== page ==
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Category: multiverse

   While looking for something else the eyes fell upon a gem that reminds one that, for all the work most science journalists put into turning science- and math-talk into plain language, not too many including me very often take dives deep enough to bring a twinge of comprehension, a near-sharing of the...

   While looking for something else the eyes fell upon a gem that reminds one that, for all the work most science journalists put into turning science- and math-talk into plain language, not too many including me very often take dives deep enough to bring a twinge of comprehension, a near-sharing of the exhiliration felt by top notch scientists noodling at the rim of the noosphere. Especially in theoretical - maybe I should say hypothetical - physics.

   Here are two recent numbers from a man - and old pal - who does it all the time much to the amusement and occasional befuddlement of colleagues:

The New Year's offering yesterday from Natalie Angier at The New York Times tripped me up at the lede:

On this day that fetishizes finitude, that reminds us how rapidly our own earthly time share is shrinking, allow me to offer the modest...

The New Year's offering yesterday from Natalie Angier at The New York Times tripped me up at the lede:

On this day that fetishizes finitude, that reminds us how rapidly our own earthly time share is shrinking, allow me to offer the modest comfort of infinities.

I'm not sure which day she's talking about, Dec. 31 or Jan. 1. And I'm not sure infinities will expand our time share. But from there on, she delivers a delightful piece on current thinking about infinities--not one, but many.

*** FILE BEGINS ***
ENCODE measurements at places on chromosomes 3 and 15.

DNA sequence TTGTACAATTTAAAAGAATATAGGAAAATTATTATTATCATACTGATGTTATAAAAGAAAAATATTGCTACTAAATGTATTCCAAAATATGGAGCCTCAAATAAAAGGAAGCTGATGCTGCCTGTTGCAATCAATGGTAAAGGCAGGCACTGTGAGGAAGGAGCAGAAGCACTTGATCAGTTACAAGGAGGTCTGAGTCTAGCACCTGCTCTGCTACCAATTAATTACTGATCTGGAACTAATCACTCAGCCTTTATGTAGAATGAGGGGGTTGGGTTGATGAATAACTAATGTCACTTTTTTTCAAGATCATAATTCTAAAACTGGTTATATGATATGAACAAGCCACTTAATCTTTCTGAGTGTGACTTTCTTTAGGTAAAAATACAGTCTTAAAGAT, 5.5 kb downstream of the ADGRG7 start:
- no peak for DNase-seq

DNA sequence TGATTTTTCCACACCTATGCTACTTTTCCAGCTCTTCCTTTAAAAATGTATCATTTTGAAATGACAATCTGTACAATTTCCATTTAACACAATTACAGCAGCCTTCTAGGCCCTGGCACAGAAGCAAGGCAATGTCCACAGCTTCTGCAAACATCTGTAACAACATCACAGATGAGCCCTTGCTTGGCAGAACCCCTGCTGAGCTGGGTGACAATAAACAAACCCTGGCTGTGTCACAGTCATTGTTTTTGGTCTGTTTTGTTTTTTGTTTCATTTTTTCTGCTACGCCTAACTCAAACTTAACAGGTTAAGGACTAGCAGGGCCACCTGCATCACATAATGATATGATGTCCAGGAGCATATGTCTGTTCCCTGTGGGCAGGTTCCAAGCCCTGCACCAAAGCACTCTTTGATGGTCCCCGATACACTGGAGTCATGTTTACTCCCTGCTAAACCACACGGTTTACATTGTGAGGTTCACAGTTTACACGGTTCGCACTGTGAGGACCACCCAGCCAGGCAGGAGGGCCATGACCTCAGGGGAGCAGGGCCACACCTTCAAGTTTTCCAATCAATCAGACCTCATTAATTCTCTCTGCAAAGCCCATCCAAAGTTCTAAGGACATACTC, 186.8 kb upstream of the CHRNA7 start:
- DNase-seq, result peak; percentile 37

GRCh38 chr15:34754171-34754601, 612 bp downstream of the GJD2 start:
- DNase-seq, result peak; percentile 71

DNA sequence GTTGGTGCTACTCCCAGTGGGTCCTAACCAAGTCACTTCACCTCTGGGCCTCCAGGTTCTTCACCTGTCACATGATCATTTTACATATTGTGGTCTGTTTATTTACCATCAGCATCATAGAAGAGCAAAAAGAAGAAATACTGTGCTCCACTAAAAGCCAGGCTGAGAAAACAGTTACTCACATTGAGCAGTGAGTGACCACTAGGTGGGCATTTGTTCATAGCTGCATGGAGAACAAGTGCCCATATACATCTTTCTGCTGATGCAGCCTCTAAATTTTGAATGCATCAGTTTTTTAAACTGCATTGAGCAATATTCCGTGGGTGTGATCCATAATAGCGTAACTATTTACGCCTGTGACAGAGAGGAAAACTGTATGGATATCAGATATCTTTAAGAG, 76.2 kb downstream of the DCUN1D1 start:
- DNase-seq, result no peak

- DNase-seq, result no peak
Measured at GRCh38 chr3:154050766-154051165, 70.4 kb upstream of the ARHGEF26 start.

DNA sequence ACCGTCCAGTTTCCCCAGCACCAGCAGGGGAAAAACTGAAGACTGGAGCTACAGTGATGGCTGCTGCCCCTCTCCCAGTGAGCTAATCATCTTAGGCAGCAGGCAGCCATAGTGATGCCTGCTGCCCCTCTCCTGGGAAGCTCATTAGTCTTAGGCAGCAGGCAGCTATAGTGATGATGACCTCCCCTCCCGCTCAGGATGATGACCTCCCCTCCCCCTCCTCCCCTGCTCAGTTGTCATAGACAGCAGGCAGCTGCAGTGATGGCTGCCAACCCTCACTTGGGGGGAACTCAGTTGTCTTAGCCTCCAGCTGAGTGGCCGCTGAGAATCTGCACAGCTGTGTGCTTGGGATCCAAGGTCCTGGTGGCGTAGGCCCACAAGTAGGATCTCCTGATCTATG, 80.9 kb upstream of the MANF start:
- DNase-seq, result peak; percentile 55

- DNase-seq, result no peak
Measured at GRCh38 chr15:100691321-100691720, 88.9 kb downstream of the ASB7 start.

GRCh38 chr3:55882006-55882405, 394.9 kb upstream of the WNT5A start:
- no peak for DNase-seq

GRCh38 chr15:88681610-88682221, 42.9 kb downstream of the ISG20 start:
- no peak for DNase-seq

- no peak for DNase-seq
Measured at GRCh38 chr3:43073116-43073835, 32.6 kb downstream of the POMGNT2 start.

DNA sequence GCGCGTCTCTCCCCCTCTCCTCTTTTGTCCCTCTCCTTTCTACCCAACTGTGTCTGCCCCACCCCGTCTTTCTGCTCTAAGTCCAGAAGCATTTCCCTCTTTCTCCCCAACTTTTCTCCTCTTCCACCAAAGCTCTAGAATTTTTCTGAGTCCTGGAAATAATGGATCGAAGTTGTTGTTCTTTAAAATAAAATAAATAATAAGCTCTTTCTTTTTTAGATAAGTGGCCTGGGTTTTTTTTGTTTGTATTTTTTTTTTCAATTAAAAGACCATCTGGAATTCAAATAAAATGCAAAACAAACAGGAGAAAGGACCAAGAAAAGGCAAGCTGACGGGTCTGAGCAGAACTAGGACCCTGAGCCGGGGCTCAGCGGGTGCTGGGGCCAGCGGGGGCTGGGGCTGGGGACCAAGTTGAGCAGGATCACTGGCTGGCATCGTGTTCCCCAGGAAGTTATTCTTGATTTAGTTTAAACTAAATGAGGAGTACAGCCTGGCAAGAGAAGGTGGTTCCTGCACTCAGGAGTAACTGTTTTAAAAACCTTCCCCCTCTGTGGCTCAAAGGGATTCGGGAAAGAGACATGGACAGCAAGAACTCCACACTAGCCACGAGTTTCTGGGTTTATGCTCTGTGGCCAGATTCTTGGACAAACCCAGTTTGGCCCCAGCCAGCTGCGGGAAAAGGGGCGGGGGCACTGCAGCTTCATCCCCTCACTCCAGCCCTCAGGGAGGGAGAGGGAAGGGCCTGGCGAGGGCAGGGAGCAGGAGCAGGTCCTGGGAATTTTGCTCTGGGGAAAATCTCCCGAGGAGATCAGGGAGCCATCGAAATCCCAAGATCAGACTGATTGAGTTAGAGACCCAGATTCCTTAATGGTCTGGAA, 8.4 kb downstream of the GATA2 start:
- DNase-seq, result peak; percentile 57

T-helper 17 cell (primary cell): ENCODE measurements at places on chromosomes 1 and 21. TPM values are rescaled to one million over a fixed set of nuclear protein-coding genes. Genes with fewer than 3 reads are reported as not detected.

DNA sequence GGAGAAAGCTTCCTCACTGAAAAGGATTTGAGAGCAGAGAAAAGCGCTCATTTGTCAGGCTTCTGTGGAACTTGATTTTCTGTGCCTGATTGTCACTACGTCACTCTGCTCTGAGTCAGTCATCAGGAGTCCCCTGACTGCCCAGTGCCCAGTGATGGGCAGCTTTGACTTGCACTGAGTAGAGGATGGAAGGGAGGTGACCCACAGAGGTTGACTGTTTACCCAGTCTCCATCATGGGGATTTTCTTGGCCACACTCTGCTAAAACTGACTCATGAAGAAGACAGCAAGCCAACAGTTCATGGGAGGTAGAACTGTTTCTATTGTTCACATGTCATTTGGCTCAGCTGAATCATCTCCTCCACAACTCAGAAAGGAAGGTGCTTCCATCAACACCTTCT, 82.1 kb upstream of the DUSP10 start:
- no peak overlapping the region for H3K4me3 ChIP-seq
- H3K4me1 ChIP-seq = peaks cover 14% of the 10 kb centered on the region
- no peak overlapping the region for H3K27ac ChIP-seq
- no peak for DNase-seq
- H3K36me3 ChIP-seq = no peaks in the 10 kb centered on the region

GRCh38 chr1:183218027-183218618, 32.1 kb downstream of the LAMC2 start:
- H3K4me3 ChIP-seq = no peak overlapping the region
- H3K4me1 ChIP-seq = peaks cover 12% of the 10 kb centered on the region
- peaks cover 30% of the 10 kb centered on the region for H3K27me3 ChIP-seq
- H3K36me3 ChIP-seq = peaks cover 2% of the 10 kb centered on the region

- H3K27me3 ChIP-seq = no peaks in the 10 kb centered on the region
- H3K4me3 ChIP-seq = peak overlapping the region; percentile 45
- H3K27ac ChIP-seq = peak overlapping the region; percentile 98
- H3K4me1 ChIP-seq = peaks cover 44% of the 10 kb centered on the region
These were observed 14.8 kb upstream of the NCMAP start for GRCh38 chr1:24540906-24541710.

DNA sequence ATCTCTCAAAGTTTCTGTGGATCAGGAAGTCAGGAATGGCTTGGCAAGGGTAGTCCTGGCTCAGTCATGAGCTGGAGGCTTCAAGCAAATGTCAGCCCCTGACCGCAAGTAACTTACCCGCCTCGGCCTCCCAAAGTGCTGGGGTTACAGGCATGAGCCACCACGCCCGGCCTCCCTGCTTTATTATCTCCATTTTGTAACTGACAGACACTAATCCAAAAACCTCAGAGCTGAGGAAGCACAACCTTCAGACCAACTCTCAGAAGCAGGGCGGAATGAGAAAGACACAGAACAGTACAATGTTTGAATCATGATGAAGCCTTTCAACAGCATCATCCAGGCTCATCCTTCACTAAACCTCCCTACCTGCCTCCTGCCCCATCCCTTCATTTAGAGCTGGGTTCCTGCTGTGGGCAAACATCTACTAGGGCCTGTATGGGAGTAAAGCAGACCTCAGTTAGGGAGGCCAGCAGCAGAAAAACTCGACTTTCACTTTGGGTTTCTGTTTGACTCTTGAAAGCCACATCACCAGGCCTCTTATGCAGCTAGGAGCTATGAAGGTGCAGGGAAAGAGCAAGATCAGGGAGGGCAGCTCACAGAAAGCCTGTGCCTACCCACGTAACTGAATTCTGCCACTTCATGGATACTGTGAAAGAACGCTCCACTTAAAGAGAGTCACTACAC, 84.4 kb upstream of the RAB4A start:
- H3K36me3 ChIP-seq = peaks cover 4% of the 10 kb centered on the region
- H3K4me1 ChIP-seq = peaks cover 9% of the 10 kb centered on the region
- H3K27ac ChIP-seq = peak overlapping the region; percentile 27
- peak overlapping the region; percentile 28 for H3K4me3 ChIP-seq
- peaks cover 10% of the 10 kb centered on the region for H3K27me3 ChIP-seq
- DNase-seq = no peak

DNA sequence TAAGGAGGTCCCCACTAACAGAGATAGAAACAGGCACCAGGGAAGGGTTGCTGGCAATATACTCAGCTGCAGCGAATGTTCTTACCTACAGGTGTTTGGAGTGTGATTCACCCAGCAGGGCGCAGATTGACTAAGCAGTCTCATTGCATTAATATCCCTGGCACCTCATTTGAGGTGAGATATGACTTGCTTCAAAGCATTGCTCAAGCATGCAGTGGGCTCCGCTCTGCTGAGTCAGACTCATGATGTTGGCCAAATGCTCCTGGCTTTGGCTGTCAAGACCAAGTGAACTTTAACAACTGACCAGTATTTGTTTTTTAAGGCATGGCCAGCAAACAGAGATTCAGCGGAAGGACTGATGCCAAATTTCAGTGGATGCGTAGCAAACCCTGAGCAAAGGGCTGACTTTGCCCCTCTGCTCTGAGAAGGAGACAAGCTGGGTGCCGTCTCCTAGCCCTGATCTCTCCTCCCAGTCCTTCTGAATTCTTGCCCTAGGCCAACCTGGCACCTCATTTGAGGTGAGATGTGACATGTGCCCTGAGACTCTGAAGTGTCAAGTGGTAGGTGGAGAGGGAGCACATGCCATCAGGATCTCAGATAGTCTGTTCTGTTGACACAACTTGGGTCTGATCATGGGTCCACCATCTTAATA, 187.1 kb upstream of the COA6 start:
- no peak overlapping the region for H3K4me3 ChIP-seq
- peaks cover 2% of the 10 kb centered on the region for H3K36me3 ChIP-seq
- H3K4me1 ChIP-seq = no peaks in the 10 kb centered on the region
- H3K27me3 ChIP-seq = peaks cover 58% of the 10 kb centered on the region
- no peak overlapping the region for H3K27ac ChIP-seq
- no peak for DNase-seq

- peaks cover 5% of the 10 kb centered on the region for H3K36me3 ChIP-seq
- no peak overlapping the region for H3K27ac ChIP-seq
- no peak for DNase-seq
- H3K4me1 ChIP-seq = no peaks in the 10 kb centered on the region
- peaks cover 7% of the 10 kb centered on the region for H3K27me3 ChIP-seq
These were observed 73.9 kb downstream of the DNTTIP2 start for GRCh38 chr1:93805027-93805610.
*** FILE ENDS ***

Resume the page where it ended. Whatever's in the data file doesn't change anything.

"in the ever-evolving view of scientists, philosophers and other scholars, there really is no single, implacable entity called infinity," she writes. Instead, they "come in a vast variety of shapes, sizes, purposes and charms," including such monsters as...

Has science just discovered that the...

Has science just discovered that the multiverse is us? That our very own universe is not only one of many, but it connects directly to other ones with very different physical laws and we can sense the borderlands via a tiny gradient in the visible cosmos?  It depends - but over the last week a trickle of stories has spread news that an arcane, but quite vital and mysterious, pillar of physics may work differently in other places with a variation that itself varies by what direction one looks. Thus the fine structure constant that is the protagonist in this tale, aka alpha in equations in physics, may be a variable.

Avid followers of physics news, as well as just about every serious physicist, know that...